Potato and bean soup (patate e fagioli)

Who invented the idea of “Meatless Monday?”  The U.S. Food Administration did during World War I and urged families to conserve key staples to aid the war effort, but the idea was revived in 2003 by an ad exec-turned health advocate for dietary and environmental reasons.   Ironically, the Food Administration also tried to promote “Wheatless Wednesday” during WWI, which I would love to see make a comeback.  But I have a feeling you won’t see the US government advocating abstaining from any big political donors major food industries anymore.  However if you ask my sisters and me who invented “Meatless Monday,” we would tell you with conviction that it was our mother.   Vegetarian dinners on Mondays were a part of my life growing up.  I loved them since I was a vegetarian from about the age of 10 to 18.  But believe me, my mother was not trying to cater to me at all.  Her thought was that we tended to indulge over the weekend with heavy meals, usually centered on lots of pasta, meat and cheese and that we needed a break.  My sisters, who were most definitely NOT vegetarians called it “Low Budget Night,” since Monday’s dinners tended to be less expensive and less fancy.

Beans or lentils were almost always the star of the show on Mondays and they usually found their way into a soup.  This potato and white bean soup is just a take on a traditional pasta and bean soup or “pasta e fagioli,” as you might see it on a menu.  I love that potatoes, a whole food, take the place of pasta, which is a (processed) food I eat very occasionally.  The recipe requires so few ingredients, many of which you probably have in your pantry.  And if you make your beans from scratch, this soup will cost you practically nothing.  The potatoes and beans both add a rich creaminess to the soup, as well as work together to form a complete protein.  Even though beans are typically bland, this soup has a nice, almost smoky flavor and feels very satisfying despite the lack of fat.  A typical Monday dinner would be a nice big bowl of this soup with a side of sauteed greens or a salad and some crusty bread.  Sometimes my parents would also add a wedge of good cheese (that my father smuggled in his suitcase from Italy) to the table and that was that.

My husband grew up with neither Meatless Mondays nor Meatless Any Days, so getting him to buy into a dinner of potato and bean soup took some time.  Now he loves it and especially how it makes him feel afterwards (“not gross”).   Lest anyone feel cheated, I happily serve both a salad and some roasted vegetables on the side.  All my kids, Mr. Picky included, love this soup.  It’s white!  What kids don’t like white food?  Of course,  I can’t help but stir in some escarole in at the end.  You know me and my greens.  They’re going to save your life, so I’ll find anyway to include them that I can.  If your local market doesn’t carry escarole, feel free to add some spinach, arugula or chard.  I always plan to have extra soup for thermoses in the next day’s lunch boxes, which works out perfectly for “Trash-free Tuesday” at our school!

Have you made any new year’s resolutions?  I’ve been contemplating a few, but what tends to work better for me are measurable resolutions, such as “cook dinner five nights a week” or “do yoga every Sunday.”  I’ve never had luck with “eat better” or “exercise more.”  Most people tend to come up with resolutions about diet and health, but they’re usually about short term weight loss or feeling better after 6 weeks of holiday overindulgence.  I think “Meatless Mondays” is an easy one to try and it doesn’t mean you’re becoming a vegetarian or a vegan, not that there’s anything wrong with that.  It just means a commitment to eating more plant-based foods and acknowledging the heavy environmental footprint of raising animals in this country.  Just a thought.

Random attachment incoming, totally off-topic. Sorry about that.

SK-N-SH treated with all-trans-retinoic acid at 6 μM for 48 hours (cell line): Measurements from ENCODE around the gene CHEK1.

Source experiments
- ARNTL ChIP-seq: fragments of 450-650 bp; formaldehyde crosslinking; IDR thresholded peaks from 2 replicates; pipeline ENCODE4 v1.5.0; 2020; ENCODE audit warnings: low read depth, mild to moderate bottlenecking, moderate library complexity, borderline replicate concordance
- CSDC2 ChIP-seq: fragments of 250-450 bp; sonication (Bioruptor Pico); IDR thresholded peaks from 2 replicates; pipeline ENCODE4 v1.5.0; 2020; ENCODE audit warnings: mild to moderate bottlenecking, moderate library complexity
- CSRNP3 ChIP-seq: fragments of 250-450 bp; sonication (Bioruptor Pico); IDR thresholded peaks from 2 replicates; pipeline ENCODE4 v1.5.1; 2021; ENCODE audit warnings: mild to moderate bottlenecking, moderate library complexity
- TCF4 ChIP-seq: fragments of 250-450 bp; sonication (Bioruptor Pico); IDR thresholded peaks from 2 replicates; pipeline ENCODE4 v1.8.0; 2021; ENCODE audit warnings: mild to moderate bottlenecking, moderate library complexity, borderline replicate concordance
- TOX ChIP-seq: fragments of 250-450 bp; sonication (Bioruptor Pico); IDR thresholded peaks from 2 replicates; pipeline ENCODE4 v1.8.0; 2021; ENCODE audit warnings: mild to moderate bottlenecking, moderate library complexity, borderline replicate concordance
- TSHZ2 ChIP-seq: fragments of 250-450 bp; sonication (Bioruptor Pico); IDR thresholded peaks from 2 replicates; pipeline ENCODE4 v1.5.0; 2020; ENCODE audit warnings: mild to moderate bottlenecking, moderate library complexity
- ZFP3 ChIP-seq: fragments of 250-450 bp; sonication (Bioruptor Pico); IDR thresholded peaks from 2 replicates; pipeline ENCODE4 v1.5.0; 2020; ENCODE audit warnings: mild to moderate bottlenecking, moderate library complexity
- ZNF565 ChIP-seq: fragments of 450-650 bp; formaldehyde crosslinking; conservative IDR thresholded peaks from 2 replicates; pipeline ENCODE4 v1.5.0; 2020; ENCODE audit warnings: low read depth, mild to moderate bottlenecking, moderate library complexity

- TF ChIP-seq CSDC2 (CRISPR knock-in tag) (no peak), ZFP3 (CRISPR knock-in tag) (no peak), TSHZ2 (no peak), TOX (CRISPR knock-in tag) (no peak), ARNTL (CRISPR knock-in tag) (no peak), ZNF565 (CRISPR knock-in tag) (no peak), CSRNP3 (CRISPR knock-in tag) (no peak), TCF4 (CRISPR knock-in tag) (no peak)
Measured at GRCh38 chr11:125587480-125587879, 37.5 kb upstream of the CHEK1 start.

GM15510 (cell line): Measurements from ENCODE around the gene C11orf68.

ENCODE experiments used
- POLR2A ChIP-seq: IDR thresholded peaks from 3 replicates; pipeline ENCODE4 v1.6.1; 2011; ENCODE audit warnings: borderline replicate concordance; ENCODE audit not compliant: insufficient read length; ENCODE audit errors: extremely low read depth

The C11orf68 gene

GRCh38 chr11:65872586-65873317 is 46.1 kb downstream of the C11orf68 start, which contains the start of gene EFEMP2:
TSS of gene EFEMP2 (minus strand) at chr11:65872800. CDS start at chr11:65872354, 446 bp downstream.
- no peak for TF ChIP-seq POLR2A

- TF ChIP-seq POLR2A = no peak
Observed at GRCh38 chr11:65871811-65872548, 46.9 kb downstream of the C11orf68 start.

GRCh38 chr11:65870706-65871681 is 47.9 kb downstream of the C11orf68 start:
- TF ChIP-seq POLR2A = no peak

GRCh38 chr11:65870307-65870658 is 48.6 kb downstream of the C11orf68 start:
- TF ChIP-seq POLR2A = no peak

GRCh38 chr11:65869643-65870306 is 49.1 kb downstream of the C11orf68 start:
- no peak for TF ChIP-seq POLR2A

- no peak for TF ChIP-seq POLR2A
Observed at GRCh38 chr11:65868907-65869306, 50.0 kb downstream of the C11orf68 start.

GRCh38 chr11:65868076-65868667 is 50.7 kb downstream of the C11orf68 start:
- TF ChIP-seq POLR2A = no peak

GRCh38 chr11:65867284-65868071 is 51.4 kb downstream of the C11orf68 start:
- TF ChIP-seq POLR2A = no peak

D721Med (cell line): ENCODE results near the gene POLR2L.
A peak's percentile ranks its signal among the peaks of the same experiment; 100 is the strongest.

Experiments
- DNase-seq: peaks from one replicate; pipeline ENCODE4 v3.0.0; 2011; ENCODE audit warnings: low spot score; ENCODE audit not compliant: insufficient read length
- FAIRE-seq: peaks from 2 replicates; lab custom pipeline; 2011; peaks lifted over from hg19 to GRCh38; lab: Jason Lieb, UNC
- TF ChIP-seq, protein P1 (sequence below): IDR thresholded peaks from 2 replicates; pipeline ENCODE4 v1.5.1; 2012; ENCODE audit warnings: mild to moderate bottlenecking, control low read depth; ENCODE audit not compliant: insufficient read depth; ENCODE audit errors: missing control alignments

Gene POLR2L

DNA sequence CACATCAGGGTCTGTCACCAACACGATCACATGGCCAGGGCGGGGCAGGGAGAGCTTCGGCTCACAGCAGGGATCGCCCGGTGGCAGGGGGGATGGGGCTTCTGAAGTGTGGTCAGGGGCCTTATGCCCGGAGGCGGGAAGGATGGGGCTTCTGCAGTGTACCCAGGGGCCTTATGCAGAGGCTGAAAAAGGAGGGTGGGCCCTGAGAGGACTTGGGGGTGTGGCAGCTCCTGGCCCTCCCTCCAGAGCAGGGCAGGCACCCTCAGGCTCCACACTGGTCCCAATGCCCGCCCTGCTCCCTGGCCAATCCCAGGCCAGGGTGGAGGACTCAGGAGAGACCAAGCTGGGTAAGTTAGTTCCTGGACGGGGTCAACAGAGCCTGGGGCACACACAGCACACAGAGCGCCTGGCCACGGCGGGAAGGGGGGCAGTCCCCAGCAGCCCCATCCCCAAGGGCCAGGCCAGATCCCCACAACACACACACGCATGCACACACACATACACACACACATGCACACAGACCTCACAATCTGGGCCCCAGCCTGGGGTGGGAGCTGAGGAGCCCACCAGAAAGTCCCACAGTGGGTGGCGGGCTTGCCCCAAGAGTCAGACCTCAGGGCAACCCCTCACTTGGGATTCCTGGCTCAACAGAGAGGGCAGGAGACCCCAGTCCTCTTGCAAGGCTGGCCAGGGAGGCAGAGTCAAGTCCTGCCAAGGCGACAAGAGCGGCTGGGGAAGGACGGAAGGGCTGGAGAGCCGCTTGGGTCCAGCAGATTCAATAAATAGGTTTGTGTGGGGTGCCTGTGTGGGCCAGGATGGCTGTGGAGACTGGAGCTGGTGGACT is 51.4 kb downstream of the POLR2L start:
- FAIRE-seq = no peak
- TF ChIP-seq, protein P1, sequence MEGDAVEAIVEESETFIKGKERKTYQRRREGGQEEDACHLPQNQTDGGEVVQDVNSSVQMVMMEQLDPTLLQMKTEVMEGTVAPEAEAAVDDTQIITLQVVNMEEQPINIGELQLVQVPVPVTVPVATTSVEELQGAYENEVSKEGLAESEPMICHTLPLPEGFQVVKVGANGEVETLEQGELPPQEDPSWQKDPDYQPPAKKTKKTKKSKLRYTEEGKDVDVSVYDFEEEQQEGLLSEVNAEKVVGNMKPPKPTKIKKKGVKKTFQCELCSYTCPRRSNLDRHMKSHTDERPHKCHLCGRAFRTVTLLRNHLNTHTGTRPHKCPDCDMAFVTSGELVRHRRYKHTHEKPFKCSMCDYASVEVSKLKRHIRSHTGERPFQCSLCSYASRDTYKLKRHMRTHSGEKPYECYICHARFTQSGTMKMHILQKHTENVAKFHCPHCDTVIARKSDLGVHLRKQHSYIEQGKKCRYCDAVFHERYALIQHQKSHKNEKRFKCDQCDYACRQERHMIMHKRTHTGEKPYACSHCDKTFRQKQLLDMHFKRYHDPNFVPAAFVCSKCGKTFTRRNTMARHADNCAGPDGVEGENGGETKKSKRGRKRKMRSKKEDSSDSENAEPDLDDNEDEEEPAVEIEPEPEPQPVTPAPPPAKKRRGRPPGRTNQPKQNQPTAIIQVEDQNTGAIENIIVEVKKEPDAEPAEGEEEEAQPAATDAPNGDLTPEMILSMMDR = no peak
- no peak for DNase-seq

Talk to me here — am I the only one who grew up with Meatless Mondays?  Does your family currently partake?  I need some inspiration for my new year’s resolutions — feed me!  Or just make this soup.  Here’s to a happy and healthy 2012!

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Potato and Bean Soup (Patate e Fagioli)
Serves: 8
  • 1 pound dried white beans, such as Great Northern or cannellini, about 2 ½ cups*
  • 1 2-3 inch piece of kombu (optional)
  • 2 Tablespoons unrefined, cold-pressed extra-virgin olive oil
  • 1 large onion, halved and thinly sliced
  • 4 large garlic cloves, thinly sliced
  • 8 cups chicken stock, vegetable stock or water
  • 1 pound Yukon Gold potatoes (or other boiling potato), cubed
  • 1 6-inch sprig of fresh rosemary (optional, I like it just as much without)
  • 3-4 teaspoons sea salt (depending on saltiness of the stock)
  • 1 head escarole, leaves coarsely chopped
  • Grated Pecorino-Romano or Parmesan cheese for serving, if desired
  1. Wash beans well and pick over for stones and debris. Soak beans with kombu in plenty of fresh cold water overnight or at least 6 hours. This can be done in a covered container or in a pot (I use the same pot for soaking as for cooking the soup) on a countertop. Refrigerate if your kitchen is warm.
  2. Just before you begin cooking, drain the beans into a colander. Heat the oil over medium heat in a large heavy-bottomed pot, and add the onion and garlic. Cook until softened, about 8-10 minutes.
  3. Add the beans and stock to the pot and raise the heat to high. You can add the kombu to the pot, if you like for additional alkalinity. Bring soup to a boil, cover, then lower to a simmer. Cook for 1 hour.
  4. Add the potato, sea salt and (optional) rosemary. Cover and simmer for 30 minutes. Test the beans for tenderness. If they’re not done, continue to simmer until they’re tender. Once beans are tender, you can puree the soup to your desired consistency or leave chunky. Remove the kombu and sprig of rosemary before pureeing.
  5. Stir in the escarole and cook until wilted. Serve with grated cheese, if desired.
If you want to use canned beans, you will need 4 15-ounce cans, or about 6 cups. I like Eden Organic. Follow the directions below:

Saute onions and garlic.